Journal of Developmental Origins of Health and Disease

Original Article

Ineffective morphine treatment regimen for the control of Neonatal Abstinence Syndrome in buprenorphine- and methadone-exposed infants

A. L. Gordona1a2 c1, O. V. Lopatkoa2, R. R. Haslama3, H. Staceya3, V. Pearsona4, A. Woodsa4, A. Fiska4 and J. M. Whitea2a5

a1 School of Nursing and Midwifery, Sansom Institute for Health Research, University of South Australia, Adelaide, Australia

a2 Discipline of Pharmacology, University of Adelaide, Adelaide, Australia

a3 Women's and Children's Hospital, Adelaide, Australia

a4 Drug and Alcohol Services South Australia, Adelaide, Australia

a5 School of Pharmacy and Medical Sciences, Sansom Institute for Health Research, University of South Australia, Adelaide, Australia

Abstract

This study aimed to determine if morphine is effective in ameliorating Neonatal Abstinence Syndrome (NAS) symptoms to non-opioid-exposed control levels in methadone- and buprenorphine-exposed infants. A prospective, non-randomized comparison study with flexible dosing was undertaken in a large teaching maternity hospital in Australia. Twenty-five infants in the groups of buprenorphine-, methadone- and control non-opioid-exposed infants were compared (total n = 75 infants). Oral morphine sulphate (1 mg/ml) was administered every 4 h to opioid agonist-exposed infants. Modified Finnegan Withdrawal Scale (MFWS) scores determined dosing: score of 8–10: 0.5 mg/kg/day, 11–13: 0.7 mg/kg/day and 14+: 0.9 mg/kg/day. Withdrawal score, amount of morphine administered and length of hospital stay, were used to assess NAS over a 4-week follow-up period. No controls achieved a score higher than 7 on the MFWS. There was no significant difference in the percentage of infants requiring treatment between methadone (60%) and buprenorphine (48%) infants. For treated infants, significantly (P < 0.01) more morphine was administered to methadone (40.07 ± 3.95 mg) compared with buprenorphine infants (22.77 ± 4.29 mg) to attempt to control NAS. Following treatment initiation, significantly more (P < 0.01) methadone (87%) compared with buprenorphine infants (42%) continued to exceed scoring thresholds for morphine treatment requirement, and non-opioid-exposed control infant scores. For treated infants, there was no significant difference in length of hospital stay between methadone and buprenorphine infants. Morphine treatment was not entirely effective in ameliorating NAS to non-opioid-exposed control symptom levels in methadone or buprenorphine infants. The regimen may be less effective in methadone compared with buprenorphine infants.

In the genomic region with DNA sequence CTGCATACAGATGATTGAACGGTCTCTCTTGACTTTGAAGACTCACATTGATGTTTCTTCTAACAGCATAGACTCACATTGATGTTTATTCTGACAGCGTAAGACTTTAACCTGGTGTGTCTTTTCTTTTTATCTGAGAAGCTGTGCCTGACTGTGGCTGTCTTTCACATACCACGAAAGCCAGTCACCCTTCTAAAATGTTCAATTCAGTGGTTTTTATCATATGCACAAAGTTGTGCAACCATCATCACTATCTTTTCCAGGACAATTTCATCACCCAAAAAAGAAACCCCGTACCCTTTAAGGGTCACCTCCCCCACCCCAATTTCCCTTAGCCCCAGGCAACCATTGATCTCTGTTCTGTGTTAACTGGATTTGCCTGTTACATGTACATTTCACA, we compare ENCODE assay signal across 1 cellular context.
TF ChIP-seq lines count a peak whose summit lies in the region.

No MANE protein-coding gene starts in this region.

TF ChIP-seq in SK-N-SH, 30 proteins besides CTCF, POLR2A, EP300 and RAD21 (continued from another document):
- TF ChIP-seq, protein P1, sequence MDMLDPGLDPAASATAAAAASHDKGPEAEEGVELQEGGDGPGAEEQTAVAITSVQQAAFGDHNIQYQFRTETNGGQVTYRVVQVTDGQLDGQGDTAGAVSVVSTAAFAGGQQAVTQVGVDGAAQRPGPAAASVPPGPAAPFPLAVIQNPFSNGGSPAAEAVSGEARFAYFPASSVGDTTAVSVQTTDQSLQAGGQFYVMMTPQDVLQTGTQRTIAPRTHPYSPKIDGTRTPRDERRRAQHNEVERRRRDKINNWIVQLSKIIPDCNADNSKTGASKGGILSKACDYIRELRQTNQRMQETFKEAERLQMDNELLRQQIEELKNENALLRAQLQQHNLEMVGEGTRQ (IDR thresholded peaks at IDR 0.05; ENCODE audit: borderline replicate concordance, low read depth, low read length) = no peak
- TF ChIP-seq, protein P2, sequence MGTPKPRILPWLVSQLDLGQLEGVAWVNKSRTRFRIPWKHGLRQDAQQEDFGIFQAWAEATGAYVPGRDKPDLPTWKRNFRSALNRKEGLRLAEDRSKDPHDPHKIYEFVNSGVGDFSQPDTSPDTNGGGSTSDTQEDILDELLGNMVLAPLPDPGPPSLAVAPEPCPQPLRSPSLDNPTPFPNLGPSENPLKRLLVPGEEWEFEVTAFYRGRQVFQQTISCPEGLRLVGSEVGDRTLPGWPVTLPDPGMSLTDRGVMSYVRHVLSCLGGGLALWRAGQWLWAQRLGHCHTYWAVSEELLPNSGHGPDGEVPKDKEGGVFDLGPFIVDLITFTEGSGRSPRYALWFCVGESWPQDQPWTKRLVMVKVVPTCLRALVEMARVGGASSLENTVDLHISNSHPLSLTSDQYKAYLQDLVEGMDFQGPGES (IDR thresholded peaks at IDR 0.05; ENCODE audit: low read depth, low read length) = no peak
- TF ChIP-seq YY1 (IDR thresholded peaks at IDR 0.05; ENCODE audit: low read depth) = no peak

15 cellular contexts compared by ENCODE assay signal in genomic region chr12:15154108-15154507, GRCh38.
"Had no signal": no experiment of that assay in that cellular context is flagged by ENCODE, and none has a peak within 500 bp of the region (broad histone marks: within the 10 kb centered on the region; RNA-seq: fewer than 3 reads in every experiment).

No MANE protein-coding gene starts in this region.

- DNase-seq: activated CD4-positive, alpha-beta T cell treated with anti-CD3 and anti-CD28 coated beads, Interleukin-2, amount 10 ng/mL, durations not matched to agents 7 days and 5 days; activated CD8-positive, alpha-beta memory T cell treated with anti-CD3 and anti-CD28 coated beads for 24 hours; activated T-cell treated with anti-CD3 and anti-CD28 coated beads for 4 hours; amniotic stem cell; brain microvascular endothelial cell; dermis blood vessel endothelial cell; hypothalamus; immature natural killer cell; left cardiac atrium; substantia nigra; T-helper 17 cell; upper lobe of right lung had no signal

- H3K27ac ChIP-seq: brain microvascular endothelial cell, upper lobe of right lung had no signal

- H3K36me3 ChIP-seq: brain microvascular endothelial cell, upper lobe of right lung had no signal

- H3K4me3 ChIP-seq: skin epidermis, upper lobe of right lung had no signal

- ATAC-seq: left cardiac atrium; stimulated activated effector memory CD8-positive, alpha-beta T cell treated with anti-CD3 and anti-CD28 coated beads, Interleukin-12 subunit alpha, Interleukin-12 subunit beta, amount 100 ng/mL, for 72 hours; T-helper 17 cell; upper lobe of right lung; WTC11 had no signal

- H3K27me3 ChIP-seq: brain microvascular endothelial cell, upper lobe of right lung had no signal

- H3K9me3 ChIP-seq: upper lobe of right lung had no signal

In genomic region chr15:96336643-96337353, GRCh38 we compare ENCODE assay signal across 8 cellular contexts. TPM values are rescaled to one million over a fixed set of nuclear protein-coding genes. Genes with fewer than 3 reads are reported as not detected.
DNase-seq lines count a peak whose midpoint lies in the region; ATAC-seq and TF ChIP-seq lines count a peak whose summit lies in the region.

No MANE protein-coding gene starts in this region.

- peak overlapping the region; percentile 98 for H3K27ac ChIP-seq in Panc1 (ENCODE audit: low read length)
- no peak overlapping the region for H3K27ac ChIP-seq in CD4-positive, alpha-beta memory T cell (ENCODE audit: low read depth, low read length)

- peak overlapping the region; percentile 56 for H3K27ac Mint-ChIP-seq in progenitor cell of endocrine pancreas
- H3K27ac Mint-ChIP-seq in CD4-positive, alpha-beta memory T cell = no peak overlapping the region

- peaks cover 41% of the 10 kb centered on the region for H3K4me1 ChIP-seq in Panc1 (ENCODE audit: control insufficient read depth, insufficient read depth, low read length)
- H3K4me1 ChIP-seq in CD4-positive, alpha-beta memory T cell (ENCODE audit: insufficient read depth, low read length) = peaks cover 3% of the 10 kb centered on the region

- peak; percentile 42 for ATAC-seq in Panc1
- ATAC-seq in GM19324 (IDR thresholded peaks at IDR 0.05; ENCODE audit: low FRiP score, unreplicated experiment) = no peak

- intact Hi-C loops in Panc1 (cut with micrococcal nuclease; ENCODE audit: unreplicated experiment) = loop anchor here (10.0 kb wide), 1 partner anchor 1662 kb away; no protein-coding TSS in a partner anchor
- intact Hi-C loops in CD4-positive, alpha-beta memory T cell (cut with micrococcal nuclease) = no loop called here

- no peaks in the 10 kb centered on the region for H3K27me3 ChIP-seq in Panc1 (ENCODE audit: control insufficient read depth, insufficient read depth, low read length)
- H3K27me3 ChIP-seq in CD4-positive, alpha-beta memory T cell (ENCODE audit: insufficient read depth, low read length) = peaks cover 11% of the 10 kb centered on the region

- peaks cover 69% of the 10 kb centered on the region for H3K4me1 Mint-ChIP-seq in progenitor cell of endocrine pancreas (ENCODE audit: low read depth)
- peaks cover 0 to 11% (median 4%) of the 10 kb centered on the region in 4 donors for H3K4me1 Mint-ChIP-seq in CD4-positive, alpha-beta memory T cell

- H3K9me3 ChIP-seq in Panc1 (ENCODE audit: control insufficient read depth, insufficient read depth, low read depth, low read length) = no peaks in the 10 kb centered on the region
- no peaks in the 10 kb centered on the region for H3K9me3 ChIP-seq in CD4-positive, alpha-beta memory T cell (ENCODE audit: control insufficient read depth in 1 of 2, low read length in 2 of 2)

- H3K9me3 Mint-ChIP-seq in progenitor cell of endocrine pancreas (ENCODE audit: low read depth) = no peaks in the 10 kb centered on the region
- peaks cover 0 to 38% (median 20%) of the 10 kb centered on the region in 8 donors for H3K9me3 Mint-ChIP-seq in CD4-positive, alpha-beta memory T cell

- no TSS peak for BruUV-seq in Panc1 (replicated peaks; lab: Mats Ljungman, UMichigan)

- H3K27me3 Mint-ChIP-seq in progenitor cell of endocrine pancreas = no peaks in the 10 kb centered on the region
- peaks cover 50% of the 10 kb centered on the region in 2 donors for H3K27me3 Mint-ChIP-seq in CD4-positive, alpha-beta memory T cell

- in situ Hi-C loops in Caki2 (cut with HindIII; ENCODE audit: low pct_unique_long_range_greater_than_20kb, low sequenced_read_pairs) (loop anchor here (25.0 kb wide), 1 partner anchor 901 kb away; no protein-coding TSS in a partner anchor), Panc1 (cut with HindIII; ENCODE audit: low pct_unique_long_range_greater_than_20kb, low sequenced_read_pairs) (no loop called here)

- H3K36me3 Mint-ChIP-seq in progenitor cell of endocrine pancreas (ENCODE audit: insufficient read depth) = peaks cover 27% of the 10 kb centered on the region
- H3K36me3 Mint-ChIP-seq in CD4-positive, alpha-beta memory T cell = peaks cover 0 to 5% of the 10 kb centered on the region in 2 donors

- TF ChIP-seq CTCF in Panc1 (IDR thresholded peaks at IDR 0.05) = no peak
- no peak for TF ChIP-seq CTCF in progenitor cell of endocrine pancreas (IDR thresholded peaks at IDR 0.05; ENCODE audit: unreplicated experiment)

(Online publication April 02 2012)

Correspondence

c1 Address for correspondence: A. L. Gordon, School of Nursing and Midwifery, Sansom Institute for Health Research, University of South Australia, GPO Box 2471, Adelaide, South Australia 5001, Australia. Email andrea.gordon@unisa.edu.au

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